Craft Beer 101

Wet your whistle this summer with some local craft brews.
Published April 18, 2017

The craft beer market is bigger, better and more accessible than ever thanks to the surging popularity of do-it-yourself foodie culture. Gone are the days when it seemed like a beard, flannel shirt, and toque were required to gain entry into the vast world of beers and breweries. Cicerones, who undergo a similar rigorous training program that sommeliers are expected to complete, are becoming regular fixtures in upscale restaurants as well as in-house residences at local breweries. The sheer number of variety is enough to make even a seasoned beer drinker feel intimidated, but trying new kinds of beer is super fun whether you're a regular beer drinker looking to try something new or a total beginner and unsure of what you like; the world of beer is just waiting to be tapped. 

Types of beer

There are two main umbrella categories of beer, ales and lagers. Under each are several subcategories that can be broken down even further. Craft beer breweries produce more ales than lagers, although the former category is just starting to experience their summer day in the sun. Hybrid beers are a separate category of their own and are made using a combination of yeast and brewing methods, often with the addition of fermented foods that aren’t commonly used when brewing beer


Ale is the oldest type of beer and it is fermented at warmer temperatures with top-fermenting yeasts (yeast that floats to the top when fermenting). Ales are known for being fruit-forward and complex. Pale ales have become a focal point for brewmasters and are mostly brewed using pale malt, which in turn makes these beers lighter in colour. Pale ales vary in taste and can be light and refreshing or intensely hoppy and bitter. Trendy varietals in the craft beer market include Saison, a higher-alcohol pale ale that is fruity and highly-carbonated or an extra strong and high-alcohol India Pale Ale, with an intensity that is characterized by its grapefruit flavour. Complex porters and stouts are meant to be savoured and are marked by deep smoky flavours as well as notes of oatmeal, chocolate and coffee.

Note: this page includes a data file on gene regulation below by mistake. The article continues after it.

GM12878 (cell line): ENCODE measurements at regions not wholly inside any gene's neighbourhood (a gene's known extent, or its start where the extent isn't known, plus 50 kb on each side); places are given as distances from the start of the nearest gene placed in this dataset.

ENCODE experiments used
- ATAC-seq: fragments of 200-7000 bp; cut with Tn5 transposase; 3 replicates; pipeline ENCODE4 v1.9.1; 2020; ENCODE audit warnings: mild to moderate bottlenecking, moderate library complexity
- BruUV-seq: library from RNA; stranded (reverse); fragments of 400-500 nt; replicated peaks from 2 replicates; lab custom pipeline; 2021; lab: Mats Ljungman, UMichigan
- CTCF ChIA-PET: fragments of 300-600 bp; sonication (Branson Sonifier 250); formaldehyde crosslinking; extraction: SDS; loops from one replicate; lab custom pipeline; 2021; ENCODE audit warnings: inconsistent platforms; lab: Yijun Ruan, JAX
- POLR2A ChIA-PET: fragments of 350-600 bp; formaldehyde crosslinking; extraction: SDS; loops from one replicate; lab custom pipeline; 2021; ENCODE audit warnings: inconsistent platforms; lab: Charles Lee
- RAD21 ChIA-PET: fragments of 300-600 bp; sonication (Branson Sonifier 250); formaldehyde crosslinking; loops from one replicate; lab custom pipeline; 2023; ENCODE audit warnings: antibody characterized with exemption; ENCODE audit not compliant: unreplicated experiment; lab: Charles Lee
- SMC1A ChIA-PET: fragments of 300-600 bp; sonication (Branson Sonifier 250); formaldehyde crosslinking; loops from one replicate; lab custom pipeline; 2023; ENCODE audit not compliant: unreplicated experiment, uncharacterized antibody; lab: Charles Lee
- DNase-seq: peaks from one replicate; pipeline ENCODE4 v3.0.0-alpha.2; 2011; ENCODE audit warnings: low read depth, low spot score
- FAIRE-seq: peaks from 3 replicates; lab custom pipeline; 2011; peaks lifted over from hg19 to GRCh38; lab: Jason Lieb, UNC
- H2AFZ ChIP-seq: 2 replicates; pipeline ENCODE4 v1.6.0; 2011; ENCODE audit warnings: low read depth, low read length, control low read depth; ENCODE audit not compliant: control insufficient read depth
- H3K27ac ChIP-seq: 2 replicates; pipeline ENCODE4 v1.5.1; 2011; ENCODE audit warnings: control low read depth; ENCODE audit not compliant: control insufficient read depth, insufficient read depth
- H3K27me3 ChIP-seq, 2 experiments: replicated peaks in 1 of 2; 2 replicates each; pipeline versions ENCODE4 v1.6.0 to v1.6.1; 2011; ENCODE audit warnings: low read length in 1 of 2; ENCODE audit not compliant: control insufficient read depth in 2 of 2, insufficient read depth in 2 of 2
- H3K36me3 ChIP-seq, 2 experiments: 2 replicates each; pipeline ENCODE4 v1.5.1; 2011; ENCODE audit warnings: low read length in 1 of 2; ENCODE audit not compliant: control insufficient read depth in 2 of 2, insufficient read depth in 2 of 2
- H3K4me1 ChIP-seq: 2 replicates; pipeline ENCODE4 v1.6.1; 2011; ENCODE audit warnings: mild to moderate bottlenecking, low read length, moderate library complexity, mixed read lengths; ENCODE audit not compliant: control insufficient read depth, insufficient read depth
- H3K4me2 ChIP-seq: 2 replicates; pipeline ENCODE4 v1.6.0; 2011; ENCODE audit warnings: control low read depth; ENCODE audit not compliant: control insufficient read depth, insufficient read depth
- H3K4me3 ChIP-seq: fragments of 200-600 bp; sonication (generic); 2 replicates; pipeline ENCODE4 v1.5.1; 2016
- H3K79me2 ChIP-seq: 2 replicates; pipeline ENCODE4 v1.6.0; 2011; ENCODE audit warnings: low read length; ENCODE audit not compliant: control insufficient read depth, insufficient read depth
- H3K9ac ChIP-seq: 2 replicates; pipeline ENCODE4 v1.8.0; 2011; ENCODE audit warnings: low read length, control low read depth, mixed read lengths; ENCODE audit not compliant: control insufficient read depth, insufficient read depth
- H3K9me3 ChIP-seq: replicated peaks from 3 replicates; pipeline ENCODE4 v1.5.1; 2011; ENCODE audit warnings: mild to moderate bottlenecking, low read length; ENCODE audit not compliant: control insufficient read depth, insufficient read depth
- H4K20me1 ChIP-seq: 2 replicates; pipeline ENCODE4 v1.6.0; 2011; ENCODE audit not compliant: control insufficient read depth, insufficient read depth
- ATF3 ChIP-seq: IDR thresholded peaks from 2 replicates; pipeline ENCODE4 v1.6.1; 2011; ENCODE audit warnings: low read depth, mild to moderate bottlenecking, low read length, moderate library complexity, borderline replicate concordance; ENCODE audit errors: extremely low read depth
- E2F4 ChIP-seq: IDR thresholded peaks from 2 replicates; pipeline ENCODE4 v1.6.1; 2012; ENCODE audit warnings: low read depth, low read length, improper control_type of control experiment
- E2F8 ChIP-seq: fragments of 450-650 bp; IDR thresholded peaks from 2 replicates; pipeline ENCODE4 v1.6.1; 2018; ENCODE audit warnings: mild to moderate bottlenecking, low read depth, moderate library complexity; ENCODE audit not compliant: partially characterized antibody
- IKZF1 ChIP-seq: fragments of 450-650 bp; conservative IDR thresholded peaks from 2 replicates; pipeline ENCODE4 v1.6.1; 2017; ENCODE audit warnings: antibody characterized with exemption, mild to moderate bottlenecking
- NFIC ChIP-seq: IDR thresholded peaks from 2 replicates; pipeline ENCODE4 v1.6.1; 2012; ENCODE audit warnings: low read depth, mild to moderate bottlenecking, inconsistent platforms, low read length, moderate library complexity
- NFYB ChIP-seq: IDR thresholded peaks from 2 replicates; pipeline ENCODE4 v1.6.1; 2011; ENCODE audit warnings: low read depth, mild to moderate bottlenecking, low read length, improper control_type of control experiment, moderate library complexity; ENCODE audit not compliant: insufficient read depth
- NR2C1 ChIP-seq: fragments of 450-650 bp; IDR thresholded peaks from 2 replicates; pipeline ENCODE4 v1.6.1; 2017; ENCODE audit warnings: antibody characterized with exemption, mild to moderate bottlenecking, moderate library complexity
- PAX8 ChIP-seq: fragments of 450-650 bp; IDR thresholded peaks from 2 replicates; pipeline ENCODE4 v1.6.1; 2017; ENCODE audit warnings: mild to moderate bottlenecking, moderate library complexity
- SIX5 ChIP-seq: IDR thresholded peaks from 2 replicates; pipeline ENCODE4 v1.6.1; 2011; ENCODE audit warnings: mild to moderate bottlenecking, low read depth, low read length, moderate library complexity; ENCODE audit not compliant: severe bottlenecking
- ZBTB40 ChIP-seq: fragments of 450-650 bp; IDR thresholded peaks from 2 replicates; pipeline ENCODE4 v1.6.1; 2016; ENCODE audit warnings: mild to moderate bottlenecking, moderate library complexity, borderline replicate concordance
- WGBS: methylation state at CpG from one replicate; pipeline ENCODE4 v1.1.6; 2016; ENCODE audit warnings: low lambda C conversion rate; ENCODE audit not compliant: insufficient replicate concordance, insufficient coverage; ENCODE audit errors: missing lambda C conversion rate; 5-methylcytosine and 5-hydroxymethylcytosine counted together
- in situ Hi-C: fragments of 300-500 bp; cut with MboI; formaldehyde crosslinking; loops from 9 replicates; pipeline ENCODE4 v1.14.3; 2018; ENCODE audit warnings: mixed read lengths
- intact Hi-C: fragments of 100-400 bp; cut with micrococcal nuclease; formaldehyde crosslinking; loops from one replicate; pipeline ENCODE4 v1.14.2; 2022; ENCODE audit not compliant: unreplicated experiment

Lagers are relative newcomers to the beer scene; they’ve only been around for a short several hundred years compared to ale. Lagers are made over longer periods of time using colder temperatures and bottom-fermenting yeasts, a combination of factors that contribute to the fact that they’re less commonly made. Lagers are clear and easy to drink with less chance of cloudiness than with ale. Golden-coloured Pilsners are most widely available, although there has been a recent resurgence of European-style dark lagers.

So why visit a brewery?

In short, because it’s fun (and interesting!). Breweries will have the freshest and best shining examples of their products. Beers can be ordered in sample flights so that you can take notes and decide which kinds you’ll be bringing home. Breweries will have typically serve food with their beer that has been picked to enhance the taste of their beverages, giving you a good idea of what works as an accompaniment. Breweries are also the perfect place to learn about the beer-making process in its entirety, as well as find out about the inspiration behind the beers you’re tasting. Finally, beer sold at its brewery tends to be less expensive than beer purchased at the store; growlers of beer can be refilled when you come back for another visit.